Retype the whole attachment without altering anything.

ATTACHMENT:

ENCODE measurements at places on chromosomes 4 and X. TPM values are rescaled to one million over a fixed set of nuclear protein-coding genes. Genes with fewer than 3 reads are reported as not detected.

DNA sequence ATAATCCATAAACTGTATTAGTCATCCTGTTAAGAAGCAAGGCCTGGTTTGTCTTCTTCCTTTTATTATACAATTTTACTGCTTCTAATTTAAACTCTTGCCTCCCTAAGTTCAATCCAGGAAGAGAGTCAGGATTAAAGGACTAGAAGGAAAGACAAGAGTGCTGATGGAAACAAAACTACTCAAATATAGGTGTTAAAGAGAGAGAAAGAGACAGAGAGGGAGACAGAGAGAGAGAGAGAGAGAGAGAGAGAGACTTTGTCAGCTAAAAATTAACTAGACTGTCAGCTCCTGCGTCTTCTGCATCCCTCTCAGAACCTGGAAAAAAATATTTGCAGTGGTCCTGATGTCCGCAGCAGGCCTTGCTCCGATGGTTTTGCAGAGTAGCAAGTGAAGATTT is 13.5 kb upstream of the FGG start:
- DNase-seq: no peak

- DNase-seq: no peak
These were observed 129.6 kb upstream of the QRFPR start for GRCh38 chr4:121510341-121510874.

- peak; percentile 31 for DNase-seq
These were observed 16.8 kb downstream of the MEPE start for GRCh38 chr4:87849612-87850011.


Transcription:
ENCODE measurements at places on chromosomes 4 and X. TPM values are rescaled to one million over a fixed set of nuclear protein-coding genes. Genes with fewer than 3 reads are reported as not detected.

DNA sequence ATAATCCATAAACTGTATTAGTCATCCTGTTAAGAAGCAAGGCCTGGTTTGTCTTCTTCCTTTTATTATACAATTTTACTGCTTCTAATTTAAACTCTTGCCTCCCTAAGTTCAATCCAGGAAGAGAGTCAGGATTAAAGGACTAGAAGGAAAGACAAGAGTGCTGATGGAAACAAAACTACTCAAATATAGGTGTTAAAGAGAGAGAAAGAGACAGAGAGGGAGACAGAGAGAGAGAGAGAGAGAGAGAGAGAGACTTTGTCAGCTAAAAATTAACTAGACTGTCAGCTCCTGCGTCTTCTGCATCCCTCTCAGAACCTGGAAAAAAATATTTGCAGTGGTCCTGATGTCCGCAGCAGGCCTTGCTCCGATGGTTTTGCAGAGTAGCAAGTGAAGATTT is 13.5 kb upstream of the FGG start:
- DNase-seq: no peak

- DNase-seq: no peak
These were observed 129.6 kb upstream of the QRFPR start for GRCh38 chr4:121510341-121510874.

- peak; percentile 31 for DNase-seq
These were observed 16.8 kb downstream of the MEPE start for GRCh38 chr4:87849612-87850011.